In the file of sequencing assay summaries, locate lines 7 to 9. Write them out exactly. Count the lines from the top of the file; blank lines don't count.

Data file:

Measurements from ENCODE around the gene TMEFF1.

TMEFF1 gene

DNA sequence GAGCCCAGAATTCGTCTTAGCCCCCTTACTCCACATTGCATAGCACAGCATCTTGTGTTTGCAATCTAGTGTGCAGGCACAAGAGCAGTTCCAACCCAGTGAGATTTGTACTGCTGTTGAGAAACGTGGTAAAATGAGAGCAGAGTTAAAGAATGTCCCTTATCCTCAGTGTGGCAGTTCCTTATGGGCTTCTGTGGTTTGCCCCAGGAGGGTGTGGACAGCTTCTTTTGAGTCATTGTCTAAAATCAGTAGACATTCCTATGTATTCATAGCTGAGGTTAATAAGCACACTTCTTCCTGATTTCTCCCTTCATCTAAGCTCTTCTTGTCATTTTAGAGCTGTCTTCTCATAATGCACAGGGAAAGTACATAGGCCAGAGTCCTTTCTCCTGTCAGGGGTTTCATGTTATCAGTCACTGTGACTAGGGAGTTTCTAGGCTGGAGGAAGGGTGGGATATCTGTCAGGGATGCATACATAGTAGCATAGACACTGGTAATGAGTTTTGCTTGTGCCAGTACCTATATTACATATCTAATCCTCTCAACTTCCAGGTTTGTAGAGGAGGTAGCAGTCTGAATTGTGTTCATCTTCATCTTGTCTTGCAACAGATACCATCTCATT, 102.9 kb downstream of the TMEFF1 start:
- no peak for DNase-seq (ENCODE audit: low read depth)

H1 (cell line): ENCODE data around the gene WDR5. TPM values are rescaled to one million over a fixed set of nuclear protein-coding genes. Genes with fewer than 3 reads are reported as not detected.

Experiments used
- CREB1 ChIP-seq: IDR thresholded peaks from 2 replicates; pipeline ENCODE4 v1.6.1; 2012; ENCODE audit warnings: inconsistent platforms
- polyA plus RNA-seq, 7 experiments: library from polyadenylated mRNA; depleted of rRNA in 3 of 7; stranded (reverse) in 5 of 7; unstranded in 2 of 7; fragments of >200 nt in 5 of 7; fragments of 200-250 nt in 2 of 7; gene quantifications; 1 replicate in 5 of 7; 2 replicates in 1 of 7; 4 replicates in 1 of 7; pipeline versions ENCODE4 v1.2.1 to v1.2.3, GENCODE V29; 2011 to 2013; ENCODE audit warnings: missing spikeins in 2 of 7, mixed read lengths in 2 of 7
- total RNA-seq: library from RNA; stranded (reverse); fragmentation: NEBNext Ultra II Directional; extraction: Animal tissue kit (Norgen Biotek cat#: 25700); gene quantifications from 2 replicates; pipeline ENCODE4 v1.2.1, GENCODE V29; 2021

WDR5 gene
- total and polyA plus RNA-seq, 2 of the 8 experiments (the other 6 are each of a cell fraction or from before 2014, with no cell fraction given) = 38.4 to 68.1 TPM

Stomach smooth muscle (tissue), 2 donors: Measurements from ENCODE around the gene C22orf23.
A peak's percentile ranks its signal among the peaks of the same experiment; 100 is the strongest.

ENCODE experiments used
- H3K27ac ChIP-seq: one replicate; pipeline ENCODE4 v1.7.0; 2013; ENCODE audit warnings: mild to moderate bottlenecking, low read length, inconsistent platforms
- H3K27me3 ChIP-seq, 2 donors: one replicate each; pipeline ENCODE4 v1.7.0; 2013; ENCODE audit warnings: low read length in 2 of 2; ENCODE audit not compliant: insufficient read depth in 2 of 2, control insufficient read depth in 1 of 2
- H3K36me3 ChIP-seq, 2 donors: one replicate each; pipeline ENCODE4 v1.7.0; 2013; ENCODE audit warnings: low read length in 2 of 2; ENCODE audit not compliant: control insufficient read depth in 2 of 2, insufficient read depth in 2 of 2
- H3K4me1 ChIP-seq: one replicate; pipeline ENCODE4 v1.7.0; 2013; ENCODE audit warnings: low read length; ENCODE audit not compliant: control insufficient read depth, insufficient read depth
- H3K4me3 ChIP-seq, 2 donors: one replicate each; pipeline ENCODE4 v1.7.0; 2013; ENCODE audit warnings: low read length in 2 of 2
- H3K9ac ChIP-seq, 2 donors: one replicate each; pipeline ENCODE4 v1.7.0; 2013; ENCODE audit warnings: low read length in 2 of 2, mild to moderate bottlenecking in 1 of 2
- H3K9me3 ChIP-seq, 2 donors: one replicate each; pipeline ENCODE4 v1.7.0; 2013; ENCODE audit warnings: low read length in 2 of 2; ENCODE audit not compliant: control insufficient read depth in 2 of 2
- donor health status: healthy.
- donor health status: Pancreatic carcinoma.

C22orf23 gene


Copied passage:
- CREB1 ChIP-seq: IDR thresholded peaks from 2 replicates; pipeline ENCODE4 v1.6.1; 2012; ENCODE audit warnings: inconsistent platforms
- polyA plus RNA-seq, 7 experiments: library from polyadenylated mRNA; depleted of rRNA in 3 of 7; stranded (reverse) in 5 of 7; unstranded in 2 of 7; fragments of >200 nt in 5 of 7; fragments of 200-250 nt in 2 of 7; gene quantifications; 1 replicate in 5 of 7; 2 replicates in 1 of 7; 4 replicates in 1 of 7; pipeline versions ENCODE4 v1.2.1 to v1.2.3, GENCODE V29; 2011 to 2013; ENCODE audit warnings: missing spikeins in 2 of 7, mixed read lengths in 2 of 7
- total RNA-seq: library from RNA; stranded (reverse); fragmentation: NEBNext Ultra II Directional; extraction: Animal tissue kit (Norgen Biotek cat#: 25700); gene quantifications from 2 replicates; pipeline ENCODE4 v1.2.1, GENCODE V29; 2021